What should also be clear is that the Euromaidan revolution (or regime change) did not represent the whole of the country, which was divided linguisticallypolitically, and geographically. Moreover, the new regime attempted to revise language laws in ways prejudicial to ethnic Russians and Russian speakers, who constitute almost 1/3 of Ukraine’s population.

Finally, the role of extreme ethnic-Ukrainian nationalistsin the new order was and is indisputable. Although small in number, they have had an outsized influence on policy and action regarding ethnic Russians. [Read more]

UK Targets Three Oligarchs and Five Russian Banks in First Tranche of New Sanctions

Spencer Woodman, a reporter for ICIJ (the International Consortium of Investigative Journalists), based in New York, offers a different perspective in ‘UK targets three oligarchs and five Russian banks in first tranche of new sanctions’.

The United Kingdom has imposed sanctions on three politically-connected Russian businessmen and five Russian banks in response to Russian President Vladimir Putin ordering troops into eastern Ukraine.

Announcing the move, British Prime Minister Boris Johnson vowed that the U.K. is “targeting Russian economic interests as hard as we can” to counter Russian military aggression. Johnson said the initial barrage of measures would be extended if Russia continued its infringements on Ukrainian sovereignty.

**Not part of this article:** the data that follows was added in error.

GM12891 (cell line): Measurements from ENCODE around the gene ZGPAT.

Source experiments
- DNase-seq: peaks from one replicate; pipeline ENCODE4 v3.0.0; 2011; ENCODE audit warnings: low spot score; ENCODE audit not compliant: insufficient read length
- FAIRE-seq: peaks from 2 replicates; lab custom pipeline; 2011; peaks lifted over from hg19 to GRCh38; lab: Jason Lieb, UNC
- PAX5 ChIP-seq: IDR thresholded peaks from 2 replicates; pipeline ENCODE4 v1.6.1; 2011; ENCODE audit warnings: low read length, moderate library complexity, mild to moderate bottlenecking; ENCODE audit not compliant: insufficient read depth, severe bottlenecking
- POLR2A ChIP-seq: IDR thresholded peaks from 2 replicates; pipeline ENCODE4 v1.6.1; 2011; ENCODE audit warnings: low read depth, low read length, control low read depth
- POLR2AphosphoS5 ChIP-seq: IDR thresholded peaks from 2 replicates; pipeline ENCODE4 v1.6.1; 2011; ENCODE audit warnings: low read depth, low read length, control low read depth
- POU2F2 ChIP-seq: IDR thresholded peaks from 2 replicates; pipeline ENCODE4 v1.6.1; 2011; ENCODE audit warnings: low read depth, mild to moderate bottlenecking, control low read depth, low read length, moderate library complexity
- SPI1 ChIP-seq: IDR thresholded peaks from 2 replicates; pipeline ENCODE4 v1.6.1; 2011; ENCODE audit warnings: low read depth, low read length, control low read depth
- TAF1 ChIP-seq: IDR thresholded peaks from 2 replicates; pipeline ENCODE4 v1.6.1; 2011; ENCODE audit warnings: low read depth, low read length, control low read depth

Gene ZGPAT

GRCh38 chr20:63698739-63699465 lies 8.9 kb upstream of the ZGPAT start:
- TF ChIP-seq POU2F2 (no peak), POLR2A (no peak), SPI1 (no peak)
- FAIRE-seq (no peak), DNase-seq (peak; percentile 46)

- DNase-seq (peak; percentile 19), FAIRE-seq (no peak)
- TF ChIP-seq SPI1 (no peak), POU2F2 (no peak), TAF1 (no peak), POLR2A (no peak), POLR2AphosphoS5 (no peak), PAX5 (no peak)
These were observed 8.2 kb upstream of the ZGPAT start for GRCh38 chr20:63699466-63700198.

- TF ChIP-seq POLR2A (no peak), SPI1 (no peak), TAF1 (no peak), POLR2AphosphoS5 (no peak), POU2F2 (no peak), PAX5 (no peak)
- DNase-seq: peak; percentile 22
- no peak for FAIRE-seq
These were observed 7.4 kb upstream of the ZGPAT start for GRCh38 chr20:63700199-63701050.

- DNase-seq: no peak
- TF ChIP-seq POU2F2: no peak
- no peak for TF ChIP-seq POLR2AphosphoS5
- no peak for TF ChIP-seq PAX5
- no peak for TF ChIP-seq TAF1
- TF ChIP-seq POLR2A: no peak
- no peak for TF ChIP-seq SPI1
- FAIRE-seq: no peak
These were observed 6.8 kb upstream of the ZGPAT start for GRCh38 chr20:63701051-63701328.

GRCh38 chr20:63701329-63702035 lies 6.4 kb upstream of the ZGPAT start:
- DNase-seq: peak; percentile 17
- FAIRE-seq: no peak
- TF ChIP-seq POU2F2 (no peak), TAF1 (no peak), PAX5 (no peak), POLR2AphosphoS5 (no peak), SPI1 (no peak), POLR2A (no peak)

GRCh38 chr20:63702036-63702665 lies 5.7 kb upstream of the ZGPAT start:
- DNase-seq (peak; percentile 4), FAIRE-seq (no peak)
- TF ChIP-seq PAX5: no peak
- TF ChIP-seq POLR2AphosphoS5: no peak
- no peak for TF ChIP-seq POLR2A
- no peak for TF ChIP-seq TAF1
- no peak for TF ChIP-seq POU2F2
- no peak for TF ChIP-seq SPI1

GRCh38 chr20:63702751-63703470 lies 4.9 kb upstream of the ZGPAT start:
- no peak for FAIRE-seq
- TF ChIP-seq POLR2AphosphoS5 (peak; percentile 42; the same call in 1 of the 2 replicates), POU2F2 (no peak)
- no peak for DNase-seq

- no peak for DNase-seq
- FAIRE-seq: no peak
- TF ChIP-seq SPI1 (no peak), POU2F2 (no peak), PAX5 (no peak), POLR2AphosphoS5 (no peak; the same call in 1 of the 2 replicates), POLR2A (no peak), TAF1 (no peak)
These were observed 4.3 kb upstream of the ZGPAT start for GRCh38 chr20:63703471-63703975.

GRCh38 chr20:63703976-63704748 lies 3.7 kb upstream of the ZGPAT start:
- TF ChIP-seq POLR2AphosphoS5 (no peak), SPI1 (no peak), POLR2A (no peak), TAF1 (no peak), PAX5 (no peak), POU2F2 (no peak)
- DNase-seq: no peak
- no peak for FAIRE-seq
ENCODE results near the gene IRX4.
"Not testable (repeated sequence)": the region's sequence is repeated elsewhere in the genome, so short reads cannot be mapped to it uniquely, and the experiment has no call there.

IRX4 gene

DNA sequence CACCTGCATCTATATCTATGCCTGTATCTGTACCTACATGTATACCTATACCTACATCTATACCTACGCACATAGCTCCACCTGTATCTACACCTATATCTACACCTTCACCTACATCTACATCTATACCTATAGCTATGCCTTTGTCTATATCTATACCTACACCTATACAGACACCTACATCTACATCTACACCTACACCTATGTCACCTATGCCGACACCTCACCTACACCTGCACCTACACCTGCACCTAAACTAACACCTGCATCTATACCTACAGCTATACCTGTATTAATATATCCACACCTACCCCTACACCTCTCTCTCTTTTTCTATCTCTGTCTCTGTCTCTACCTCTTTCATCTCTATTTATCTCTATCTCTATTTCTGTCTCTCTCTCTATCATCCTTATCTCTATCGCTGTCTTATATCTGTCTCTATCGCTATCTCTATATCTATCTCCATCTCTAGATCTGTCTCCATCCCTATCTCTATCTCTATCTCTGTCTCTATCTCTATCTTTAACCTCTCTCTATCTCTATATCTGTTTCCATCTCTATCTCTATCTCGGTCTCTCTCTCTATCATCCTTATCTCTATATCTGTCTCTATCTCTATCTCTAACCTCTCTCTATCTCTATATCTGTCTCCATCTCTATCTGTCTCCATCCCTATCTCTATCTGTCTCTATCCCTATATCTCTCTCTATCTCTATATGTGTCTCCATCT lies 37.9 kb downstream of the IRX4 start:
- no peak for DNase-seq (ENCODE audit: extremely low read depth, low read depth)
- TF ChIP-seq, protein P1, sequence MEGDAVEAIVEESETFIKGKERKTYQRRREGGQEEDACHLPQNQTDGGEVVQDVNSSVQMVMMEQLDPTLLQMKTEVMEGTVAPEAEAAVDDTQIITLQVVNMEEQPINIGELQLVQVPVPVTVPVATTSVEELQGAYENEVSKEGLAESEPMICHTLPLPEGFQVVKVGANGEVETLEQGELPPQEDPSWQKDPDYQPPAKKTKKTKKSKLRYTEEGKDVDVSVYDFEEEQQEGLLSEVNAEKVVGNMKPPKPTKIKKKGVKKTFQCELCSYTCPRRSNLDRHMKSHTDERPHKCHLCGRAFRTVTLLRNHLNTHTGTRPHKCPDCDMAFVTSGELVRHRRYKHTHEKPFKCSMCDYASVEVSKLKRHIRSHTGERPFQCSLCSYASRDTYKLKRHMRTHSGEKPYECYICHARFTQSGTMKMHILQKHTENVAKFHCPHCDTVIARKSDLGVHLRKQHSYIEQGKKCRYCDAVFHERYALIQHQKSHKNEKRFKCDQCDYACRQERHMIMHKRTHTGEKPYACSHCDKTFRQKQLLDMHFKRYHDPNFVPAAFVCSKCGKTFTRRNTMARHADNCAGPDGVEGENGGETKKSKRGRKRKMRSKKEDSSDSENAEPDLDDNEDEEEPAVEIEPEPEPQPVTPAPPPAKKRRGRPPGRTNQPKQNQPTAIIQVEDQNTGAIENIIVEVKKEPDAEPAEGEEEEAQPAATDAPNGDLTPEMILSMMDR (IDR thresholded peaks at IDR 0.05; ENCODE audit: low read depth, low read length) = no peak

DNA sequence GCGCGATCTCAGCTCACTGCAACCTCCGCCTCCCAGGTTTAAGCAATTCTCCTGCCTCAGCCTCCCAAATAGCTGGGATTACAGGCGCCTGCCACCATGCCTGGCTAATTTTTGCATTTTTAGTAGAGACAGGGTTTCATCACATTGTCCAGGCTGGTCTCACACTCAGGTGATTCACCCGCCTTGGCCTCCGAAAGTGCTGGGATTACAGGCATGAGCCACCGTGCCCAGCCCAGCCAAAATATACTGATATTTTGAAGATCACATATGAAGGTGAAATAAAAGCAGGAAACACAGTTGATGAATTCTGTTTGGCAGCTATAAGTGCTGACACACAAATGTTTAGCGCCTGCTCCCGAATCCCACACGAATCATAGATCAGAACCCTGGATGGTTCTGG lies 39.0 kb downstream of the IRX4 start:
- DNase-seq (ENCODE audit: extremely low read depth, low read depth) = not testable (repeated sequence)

Johnson told MPs Russia’s actions amounted to a “renewed invasion” and “we should steel ourselves for a protracted crisis.”

Russian businessmen Gennady Timchenko, and Igor and Boris Rotenberg —wealthy Russian businessmen with close links to Putin—are all targeted by the measures. The sanctions seek to freeze the businessmen’s assets and restrict their travel in a punitive response to Russia’s actions in Ukraine.

In recent years, reporting by the International Consortium of Investigative Journalists has looked closely at the offshore holdings of powerful associates close to Putin, including Timchenko and the Rotenbergs.

ICIJ’s Pandora Papers showed massive loans involving shell companies based in Cyprus connected to Timchenko. At the time of ICIJ’s reporting, lawyers for Timchenko told ICIJ that “our client’s unequivocal position is that he has always acted entirely lawfully throughout his career and business dealings.” [Read more]

What Putin’s Ukraine Crisis Proves About the Dying United Nations

 

Putin wit the Russian generals (Photo by kremlin.ru for education only)

Putin wit the Russian generals (Photo by kremlin.ru for education only)

Trita Parsi, MSNBC Opinion Columnist, on February 22, 2022, highlights that US President Joe Biden is trying to enforce rules on Russia that the US has consistently broken.

The impending Ukraine crisis is not just about Ukraine. That has been the Biden administration’s message from the outset: Any Russian aggression against its southern neighbour is not only an unacceptable violation of Ukraine’s sovereignty but also an attempt by Russian President Vladimir Putin to challenge the international rules-based order. “The stakes go far beyond Ukraine,” Secretary of State Anthony Blinken told the U.N. Security Council last week. “This is a moment of peril for … the foundation of the United Nations Charter and the rules-based international order.”